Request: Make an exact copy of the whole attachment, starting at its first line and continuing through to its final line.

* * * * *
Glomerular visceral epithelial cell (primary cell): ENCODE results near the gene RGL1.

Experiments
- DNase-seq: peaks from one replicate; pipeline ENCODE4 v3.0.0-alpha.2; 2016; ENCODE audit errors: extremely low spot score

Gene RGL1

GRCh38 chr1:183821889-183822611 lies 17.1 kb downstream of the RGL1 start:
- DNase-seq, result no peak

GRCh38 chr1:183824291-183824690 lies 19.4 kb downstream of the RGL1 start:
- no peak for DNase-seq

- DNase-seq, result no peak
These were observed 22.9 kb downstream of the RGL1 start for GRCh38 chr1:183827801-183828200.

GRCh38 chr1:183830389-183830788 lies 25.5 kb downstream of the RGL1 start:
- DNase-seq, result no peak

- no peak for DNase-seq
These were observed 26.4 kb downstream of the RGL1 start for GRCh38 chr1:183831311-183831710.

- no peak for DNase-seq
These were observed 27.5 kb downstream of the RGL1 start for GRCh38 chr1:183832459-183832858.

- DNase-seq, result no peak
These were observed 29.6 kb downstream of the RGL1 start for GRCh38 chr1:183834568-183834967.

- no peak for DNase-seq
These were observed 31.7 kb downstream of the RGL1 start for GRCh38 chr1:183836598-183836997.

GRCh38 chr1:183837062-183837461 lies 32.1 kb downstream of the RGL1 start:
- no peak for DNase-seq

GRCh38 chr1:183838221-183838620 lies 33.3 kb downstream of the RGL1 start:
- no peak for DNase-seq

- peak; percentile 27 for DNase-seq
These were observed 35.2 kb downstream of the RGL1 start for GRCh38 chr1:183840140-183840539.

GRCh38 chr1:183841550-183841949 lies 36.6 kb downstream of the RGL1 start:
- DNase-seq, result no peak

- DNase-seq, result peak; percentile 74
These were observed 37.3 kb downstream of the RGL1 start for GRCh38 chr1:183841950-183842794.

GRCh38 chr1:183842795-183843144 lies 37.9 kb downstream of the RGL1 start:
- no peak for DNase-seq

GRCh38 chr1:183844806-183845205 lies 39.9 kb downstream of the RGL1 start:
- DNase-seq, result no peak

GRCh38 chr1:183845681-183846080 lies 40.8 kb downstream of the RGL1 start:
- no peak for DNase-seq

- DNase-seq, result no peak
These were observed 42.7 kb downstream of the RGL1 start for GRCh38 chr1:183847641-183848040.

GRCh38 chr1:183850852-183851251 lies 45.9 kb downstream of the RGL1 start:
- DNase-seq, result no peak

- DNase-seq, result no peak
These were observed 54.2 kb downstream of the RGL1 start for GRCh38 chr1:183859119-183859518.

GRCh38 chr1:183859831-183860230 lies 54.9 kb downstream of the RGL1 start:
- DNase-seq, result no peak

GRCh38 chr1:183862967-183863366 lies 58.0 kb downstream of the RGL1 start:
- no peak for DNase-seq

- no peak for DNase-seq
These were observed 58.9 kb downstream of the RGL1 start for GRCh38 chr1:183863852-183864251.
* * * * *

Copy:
Glomerular visceral epithelial cell (primary cell): ENCODE results near the gene RGL1.

Experiments
- DNase-seq: peaks from one replicate; pipeline ENCODE4 v3.0.0-alpha.2; 2016; ENCODE audit errors: extremely low spot score

Gene RGL1

GRCh38 chr1:183821889-183822611 lies 17.1 kb downstream of the RGL1 start:
- DNase-seq, result no peak

GRCh38 chr1:183824291-183824690 lies 19.4 kb downstream of the RGL1 start:
- no peak for DNase-seq

- DNase-seq, result no peak
These were observed 22.9 kb downstream of the RGL1 start for GRCh38 chr1:183827801-183828200.

GRCh38 chr1:183830389-183830788 lies 25.5 kb downstream of the RGL1 start:
- DNase-seq, result no peak

- no peak for DNase-seq
These were observed 26.4 kb downstream of the RGL1 start for GRCh38 chr1:183831311-183831710.

- no peak for DNase-seq
These were observed 27.5 kb downstream of the RGL1 start for GRCh38 chr1:183832459-183832858.

- DNase-seq, result no peak
These were observed 29.6 kb downstream of the RGL1 start for GRCh38 chr1:183834568-183834967.

- no peak for DNase-seq
These were observed 31.7 kb downstream of the RGL1 start for GRCh38 chr1:183836598-183836997.

GRCh38 chr1:183837062-183837461 lies 32.1 kb downstream of the RGL1 start:
- no peak for DNase-seq

GRCh38 chr1:183838221-183838620 lies 33.3 kb downstream of the RGL1 start:
- no peak for DNase-seq

- peak; percentile 27 for DNase-seq
These were observed 35.2 kb downstream of the RGL1 start for GRCh38 chr1:183840140-183840539.

GRCh38 chr1:183841550-183841949 lies 36.6 kb downstream of the RGL1 start:
- DNase-seq, result no peak

- DNase-seq, result peak; percentile 74
These were observed 37.3 kb downstream of the RGL1 start for GRCh38 chr1:183841950-183842794.

GRCh38 chr1:183842795-183843144 lies 37.9 kb downstream of the RGL1 start:
- no peak for DNase-seq

GRCh38 chr1:183844806-183845205 lies 39.9 kb downstream of the RGL1 start:
- DNase-seq, result no peak

GRCh38 chr1:183845681-183846080 lies 40.8 kb downstream of the RGL1 start:
- no peak for DNase-seq

- DNase-seq, result no peak
These were observed 42.7 kb downstream of the RGL1 start for GRCh38 chr1:183847641-183848040.

GRCh38 chr1:183850852-183851251 lies 45.9 kb downstream of the RGL1 start:
- DNase-seq, result no peak

- DNase-seq, result no peak
These were observed 54.2 kb downstream of the RGL1 start for GRCh38 chr1:183859119-183859518.

GRCh38 chr1:183859831-183860230 lies 54.9 kb downstream of the RGL1 start:
- DNase-seq, result no peak

GRCh38 chr1:183862967-183863366 lies 58.0 kb downstream of the RGL1 start:
- no peak for DNase-seq

- no peak for DNase-seq
These were observed 58.9 kb downstream of the RGL1 start for GRCh38 chr1:183863852-183864251.